Now Danish authorities are tearing down, or blowing up, the bunkers to protect swimmers and holidaymakers from the crumbling remains, the Frankfurter Rundschau newspaper reported on Thursday.
"The bunkers did not exactly make our beaches more beautiful," said Iver Einvoldsen, mayor of Ringkøbing, which is on the 50-kilometre stretch of coast where the huge concrete defence structures are being torn down.
As the weather has taken its toll, the concrete has started to fall to pieces, exposing sharp and rusted iron reinforcement rods, on which it is feared tourists could injure themselves.
Yet some Danes are upset that the bunkers are being removed from the landscape.
"This is part of our history. One is removing something which could have great meaning for future generations," said Louise Kjaer, a landscape architect. She said the landscape was given edge by the bunkers, and they were relevant in an age where much about World War Two was being forgotten.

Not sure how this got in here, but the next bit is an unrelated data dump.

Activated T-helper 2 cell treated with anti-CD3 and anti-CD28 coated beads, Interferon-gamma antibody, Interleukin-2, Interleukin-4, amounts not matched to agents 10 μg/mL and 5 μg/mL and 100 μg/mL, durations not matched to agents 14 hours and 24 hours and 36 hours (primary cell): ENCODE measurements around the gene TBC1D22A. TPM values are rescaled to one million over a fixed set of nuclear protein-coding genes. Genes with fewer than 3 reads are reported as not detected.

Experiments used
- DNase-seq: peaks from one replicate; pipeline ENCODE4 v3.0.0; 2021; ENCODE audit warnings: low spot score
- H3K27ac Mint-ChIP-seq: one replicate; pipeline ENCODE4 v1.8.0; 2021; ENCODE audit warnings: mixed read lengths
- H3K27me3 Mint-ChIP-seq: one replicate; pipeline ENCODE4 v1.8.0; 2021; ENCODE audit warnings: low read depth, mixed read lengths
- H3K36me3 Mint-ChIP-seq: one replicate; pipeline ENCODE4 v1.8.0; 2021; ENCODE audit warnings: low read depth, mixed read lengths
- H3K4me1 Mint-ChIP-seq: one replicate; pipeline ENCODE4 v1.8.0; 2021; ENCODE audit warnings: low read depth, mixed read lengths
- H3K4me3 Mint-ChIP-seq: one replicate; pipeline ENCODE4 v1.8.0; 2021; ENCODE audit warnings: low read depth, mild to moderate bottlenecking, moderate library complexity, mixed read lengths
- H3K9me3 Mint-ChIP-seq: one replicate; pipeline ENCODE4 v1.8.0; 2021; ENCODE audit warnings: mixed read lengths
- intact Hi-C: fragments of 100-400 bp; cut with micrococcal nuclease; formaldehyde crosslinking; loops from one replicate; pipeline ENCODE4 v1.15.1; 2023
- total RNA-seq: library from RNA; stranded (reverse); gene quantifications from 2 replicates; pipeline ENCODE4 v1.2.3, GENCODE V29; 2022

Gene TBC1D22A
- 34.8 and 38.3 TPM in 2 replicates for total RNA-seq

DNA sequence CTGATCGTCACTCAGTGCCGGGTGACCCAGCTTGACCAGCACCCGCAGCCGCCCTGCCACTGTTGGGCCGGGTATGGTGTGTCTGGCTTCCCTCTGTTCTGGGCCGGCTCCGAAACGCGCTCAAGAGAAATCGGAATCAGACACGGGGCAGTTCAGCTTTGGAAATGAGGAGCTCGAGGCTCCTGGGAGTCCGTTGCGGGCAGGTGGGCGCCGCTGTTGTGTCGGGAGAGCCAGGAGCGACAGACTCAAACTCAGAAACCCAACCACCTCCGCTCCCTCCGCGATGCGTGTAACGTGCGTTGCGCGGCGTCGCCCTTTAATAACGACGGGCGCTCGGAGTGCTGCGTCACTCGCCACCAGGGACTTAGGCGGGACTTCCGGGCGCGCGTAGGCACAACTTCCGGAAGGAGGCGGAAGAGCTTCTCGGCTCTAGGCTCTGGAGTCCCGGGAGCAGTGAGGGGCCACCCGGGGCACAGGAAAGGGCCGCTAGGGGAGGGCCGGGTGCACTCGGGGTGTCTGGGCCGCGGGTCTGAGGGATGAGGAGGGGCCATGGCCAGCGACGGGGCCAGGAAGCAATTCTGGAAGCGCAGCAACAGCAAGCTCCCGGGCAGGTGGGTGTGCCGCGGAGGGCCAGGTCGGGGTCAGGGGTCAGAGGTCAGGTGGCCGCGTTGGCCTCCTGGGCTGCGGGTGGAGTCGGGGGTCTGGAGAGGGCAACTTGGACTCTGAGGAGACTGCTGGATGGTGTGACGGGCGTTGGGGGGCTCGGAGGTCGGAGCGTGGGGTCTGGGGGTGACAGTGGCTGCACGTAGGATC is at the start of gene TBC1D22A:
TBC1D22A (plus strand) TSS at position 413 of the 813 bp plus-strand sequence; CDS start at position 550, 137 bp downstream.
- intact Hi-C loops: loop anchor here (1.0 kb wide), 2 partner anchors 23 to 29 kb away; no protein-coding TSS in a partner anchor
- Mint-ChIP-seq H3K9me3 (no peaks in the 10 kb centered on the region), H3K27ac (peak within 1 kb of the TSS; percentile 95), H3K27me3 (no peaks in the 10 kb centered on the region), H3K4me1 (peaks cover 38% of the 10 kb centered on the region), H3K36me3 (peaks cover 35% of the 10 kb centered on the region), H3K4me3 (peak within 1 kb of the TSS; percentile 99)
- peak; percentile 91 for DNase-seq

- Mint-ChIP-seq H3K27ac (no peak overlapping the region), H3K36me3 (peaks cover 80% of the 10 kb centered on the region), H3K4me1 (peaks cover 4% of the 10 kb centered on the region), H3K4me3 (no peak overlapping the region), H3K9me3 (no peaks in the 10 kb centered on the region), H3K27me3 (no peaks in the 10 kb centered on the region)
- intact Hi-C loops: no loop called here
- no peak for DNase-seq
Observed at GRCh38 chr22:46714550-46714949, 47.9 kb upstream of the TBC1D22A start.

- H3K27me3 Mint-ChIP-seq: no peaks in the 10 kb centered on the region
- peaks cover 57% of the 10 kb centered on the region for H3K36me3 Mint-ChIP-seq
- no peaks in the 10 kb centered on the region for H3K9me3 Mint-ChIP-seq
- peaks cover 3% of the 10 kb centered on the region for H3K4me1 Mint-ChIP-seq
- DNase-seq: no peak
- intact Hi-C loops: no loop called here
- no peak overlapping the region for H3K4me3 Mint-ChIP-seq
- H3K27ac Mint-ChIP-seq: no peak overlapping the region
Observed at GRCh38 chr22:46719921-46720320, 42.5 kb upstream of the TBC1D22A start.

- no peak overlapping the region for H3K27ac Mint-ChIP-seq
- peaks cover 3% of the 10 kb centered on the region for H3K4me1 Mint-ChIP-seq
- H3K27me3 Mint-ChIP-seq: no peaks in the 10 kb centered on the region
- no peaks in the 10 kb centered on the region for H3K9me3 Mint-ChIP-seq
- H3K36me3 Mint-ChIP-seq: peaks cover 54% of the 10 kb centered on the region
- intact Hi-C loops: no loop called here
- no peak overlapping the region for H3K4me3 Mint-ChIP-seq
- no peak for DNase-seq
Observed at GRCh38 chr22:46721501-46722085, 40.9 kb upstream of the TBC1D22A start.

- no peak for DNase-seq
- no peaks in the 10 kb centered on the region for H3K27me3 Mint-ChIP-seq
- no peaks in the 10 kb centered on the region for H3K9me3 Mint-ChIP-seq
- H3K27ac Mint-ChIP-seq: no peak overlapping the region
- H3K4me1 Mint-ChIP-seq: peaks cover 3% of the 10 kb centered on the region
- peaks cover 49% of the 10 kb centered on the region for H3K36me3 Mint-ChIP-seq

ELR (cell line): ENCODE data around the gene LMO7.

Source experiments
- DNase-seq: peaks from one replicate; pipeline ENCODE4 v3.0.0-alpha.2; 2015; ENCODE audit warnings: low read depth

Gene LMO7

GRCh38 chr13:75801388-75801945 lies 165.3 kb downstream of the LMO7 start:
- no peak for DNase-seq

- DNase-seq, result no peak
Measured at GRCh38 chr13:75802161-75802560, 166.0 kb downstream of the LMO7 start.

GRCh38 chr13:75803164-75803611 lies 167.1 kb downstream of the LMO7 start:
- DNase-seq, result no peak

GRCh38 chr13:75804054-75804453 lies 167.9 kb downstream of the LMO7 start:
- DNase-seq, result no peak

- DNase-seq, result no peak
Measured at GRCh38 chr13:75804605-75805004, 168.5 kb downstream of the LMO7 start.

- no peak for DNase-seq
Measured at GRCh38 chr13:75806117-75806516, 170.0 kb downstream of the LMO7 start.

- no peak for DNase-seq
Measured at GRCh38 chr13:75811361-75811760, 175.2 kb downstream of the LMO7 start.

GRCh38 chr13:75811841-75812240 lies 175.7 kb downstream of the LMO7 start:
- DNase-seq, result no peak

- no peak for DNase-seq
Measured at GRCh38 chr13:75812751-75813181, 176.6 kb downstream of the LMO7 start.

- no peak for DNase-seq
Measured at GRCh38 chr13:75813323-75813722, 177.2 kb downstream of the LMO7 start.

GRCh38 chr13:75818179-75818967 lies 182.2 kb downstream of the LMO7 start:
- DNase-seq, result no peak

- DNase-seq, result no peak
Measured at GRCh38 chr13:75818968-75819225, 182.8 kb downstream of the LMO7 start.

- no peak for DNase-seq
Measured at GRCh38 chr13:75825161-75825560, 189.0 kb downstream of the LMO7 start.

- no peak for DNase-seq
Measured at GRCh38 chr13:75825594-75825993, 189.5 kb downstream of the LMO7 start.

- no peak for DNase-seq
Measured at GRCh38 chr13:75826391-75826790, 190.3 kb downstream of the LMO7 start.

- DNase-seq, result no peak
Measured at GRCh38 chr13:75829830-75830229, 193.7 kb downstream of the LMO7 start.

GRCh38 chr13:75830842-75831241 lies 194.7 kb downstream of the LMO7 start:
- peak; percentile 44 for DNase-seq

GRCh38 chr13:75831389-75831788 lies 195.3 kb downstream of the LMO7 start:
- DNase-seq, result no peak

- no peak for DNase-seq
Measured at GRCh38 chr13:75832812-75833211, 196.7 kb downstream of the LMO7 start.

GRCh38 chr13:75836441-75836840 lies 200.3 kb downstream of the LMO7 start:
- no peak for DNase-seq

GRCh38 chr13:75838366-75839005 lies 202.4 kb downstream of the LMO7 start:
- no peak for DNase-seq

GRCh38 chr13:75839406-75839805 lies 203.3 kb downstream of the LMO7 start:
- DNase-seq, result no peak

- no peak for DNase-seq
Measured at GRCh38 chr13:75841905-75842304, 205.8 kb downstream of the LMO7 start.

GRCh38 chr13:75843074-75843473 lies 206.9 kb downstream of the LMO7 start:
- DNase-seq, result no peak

The bunkers were part of the Atlantic Wall, an enormous series of defensive structures built to protect the Third Reich from sea-based invasion. It stretched from Norway to Spain. The Danish section was built between 1942 and 1944 - by Danish companies who made huge profits from the business, the Frankfurter Rundschau said.
Post-war attempts to destroy them failed and they were abandoned to the weather - which has now done enough of a demolition job that they can be torn down.
"The old bunkers are reminders of a dark chapter in Denmark's history that we cannot be allowed to forget," said Environment Minister Pia Ohlsen Dyhr. "But we have to accept that some of the bunkers have become a risk to tourists and swimmers. Now we are removing the most dangerous, to the delight of all of those who enjoy our beautiful west coast environment."
The remains will be used in road-building projects. Work started this week to demolish around a fifth of the 600 or so bunkers along the coast.